How I got my joy of painting back and learning gouache with Lena Rivo

About a couple of years ago I was looking for an easy and practical medium that I could use when travelling in our camper, so I decided to try out gouache as it resembled acrylic and oils in its opaqueness, which I was mostly into at the time. Now, you might think watercolour would have been the most obvious choice as a travelling medium, but I was still a bit wary of watercolour, imagining it to have a huge learning curve for me and something I would find hard to tackle. Additionally, I come from a predominantly designer background so I thought gouache would suit me better.

I immediately fell in love with the creamy quality of gouache and its opaque and silky finish when painted. Naturally, I began searching out and following other artists on instagram who were creating in gouache and this is how I came across Lena Rivo’s art. Lena’s art has a timeless quality, very reminiscent of the impressionists’ paintings. It is utterly beautiful. Like poetry made visible. The way she captures light and shadow is breathtaking. This is an element that I would love to be able to render in my artwork as I too live in a very sunny and hot country where the light is of a particular quality and very strong in the summer. (Lena lives in Portugal where the light has a similarly striking quality).

a sampling of Gouache Artwork by Lena Rivo

In Lena’s artwork I can definitely see why one of her favourite painters is Joaquin Sorolla, a master at painting light and colourful shadows. I recommend you look him up. When I researched him I treated myself to a gorgeous book of his most famous artwork, ‘Sorolla, The Masterworks’. A delight to peruse and study!

As soon as I saw that Lena had an online course I enrolled in it without second thought, well almost, because the cost, I will admit, was slightly beyond my budget. However, I was also of the mindset that I finally needed to invest in myself if I was to progress and grow as an artist. So I treated myself to ‘Color Mastery with Gouache’!

This is a two year course, meaning that you have two years within which to complete it (unfortunately you don’t have lifetime access). But even though that may seem like a negative it actually forces you to buckle up and get on with it. Having said that I didn’t speed through it! The course is so thorough and detailed you really need to pace yourself and do the work! Lena has managed to cram in so much information that you will need to take your time going through the lessons, assimilating, practicing and applying what she teaches.

Apart from being a gifted artist Lena is also a gifted and very patient teacher. Very present, she provides loads of feedback to all her students individually. There is ample opportunity to show her your work, get her prompt and direct feedback, remarks and suggestions at what you need to work on.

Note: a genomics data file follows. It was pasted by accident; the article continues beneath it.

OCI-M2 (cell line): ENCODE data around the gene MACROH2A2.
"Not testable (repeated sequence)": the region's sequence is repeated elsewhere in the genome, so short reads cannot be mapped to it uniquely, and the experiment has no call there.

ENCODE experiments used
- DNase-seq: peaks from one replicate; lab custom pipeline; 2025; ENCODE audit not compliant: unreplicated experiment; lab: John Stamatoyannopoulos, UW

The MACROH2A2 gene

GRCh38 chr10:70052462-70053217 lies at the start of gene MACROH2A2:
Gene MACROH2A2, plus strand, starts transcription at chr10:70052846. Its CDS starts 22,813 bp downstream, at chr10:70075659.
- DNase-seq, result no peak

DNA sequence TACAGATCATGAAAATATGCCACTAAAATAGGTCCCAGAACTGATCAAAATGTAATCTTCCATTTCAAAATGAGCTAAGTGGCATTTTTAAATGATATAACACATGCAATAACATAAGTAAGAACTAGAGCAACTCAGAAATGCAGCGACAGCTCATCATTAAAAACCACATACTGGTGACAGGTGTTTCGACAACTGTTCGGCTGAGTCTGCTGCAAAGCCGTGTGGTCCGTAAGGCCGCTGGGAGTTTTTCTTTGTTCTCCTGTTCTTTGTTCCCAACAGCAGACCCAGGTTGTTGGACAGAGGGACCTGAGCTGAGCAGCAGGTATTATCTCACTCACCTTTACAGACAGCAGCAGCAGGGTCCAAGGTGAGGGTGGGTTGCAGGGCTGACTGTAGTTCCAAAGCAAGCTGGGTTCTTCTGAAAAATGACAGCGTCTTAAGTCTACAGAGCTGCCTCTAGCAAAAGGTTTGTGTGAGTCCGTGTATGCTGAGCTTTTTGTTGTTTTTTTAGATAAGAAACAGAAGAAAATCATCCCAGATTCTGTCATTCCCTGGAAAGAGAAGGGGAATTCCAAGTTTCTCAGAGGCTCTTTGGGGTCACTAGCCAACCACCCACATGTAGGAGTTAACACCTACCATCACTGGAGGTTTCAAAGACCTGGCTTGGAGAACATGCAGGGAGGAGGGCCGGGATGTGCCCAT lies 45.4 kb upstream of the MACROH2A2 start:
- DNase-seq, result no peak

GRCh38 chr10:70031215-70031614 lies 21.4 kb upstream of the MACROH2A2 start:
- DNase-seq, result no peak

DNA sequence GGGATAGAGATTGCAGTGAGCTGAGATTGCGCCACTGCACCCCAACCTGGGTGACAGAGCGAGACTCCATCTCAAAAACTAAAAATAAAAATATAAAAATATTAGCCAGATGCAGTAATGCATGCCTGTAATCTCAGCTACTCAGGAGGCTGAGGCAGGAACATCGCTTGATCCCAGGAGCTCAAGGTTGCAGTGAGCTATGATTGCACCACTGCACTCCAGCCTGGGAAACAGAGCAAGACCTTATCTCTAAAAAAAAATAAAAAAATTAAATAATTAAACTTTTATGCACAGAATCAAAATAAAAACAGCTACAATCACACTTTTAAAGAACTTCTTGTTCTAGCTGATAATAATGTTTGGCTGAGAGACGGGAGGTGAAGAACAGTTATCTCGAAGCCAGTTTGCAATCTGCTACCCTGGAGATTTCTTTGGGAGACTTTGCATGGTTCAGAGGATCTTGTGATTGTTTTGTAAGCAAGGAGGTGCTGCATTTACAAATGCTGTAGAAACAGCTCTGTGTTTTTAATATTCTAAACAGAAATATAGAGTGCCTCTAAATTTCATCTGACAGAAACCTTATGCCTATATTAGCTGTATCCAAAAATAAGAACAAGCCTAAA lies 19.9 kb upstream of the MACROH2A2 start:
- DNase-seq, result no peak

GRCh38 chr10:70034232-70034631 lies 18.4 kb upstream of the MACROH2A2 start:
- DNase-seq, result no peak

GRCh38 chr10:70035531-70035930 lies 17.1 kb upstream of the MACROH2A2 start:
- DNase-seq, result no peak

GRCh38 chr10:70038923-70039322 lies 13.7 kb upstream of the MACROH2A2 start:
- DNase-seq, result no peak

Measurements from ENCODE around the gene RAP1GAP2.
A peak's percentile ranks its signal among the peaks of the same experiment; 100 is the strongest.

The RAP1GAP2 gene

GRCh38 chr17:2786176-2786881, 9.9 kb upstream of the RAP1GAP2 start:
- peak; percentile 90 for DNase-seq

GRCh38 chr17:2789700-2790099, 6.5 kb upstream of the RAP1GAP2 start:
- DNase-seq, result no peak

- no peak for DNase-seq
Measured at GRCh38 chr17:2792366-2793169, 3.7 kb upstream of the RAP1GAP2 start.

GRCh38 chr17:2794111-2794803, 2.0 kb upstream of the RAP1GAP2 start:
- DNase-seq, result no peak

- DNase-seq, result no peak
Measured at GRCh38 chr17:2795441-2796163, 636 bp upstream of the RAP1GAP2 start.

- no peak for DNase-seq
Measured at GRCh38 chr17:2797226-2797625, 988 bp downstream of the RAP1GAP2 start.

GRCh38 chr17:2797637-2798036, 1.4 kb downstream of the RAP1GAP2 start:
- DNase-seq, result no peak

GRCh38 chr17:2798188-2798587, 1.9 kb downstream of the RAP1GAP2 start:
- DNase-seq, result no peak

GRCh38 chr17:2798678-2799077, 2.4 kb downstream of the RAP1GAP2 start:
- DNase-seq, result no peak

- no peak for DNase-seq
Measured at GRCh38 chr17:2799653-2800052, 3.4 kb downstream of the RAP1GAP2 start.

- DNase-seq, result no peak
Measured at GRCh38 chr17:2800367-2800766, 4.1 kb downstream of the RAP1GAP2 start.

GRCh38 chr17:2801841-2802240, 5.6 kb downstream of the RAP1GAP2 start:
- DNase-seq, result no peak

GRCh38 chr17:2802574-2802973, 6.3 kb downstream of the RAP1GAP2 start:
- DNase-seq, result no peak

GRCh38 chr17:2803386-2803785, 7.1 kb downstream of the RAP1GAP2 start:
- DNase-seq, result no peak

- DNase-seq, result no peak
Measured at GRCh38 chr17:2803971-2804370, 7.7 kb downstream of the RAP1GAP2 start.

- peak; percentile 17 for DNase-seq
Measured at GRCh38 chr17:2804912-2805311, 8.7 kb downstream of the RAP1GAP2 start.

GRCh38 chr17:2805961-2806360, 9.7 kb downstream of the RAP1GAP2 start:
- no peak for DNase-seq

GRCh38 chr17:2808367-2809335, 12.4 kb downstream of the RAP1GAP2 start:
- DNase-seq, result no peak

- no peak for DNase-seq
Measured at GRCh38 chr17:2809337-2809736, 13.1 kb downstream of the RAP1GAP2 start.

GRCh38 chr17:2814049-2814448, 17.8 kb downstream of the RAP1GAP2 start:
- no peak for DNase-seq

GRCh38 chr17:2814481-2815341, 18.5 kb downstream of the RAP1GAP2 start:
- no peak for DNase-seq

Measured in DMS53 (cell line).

A sampling of my gouache work done on the course

About two thirds of the way through I did become impatient with myself and almost gave up! I am a little impatient and want to learn and master a new skill as soon as yesterday! But that’s unfortunately not the way it works when it comes to learning a skill like painting. You have to put in the work and practice, practice, practice. I learnt that the hard way! That was one of the most valuable lessons I learnt on this course. I had to learn to be patient with myself. To allow myself to mess up and try again. And again, if necessary. And most importantly, to enjoy myself and the process.

I am happy and proud to say that I have worked through all the set lessons, leaving just the final two bonus practice lessons to do.

One of the wonderful things with this course, and something that I can see now that I am nearing completion and working in other media, is that the theory taught is applicable to other media too. So it’s kind of a 3-in-1 deal!

Some of my work in gouache done beyond the course

The past couple of years, especially the past year and a half since the first lockdown, I have been in a mode of searching, experimenting, reassessment and self-improvement. For those of you who know me a while now, you will be more familiar with my relief artwork using the pyrograph on gesso board. But I have felt the need to up level my skills and try things that are unfamiliar to me. To mix things up and experiment with something new. Something outside of my comfort zone.

At first I thought it was a matter of being stuck and uninspired. I felt I had lost my joy of creating art. But I still returned to my drawing desk or easel wanting to create something. But I didn’t know what, or how. I just knew that everything else felt off. My soul was searching for something new. Something else.

So I followed this curiosity, and am very glad and grateful I did! I still have a lot to learn in all media I use and experiment with but the important thing at the moment is that things are finally clicking and that I’m having fun again!

It’s true what they say…that the joy is in the process, not in the destination! Once I’ve completed a sketch or painting I can feel the joy and satisfaction for several minutes, ok, maybe even a few hours. But then I’m off again, travelling into the colourful unknown yet again, navigating tubes of wonderful colours, shapes and patterns to play with. YAY!!

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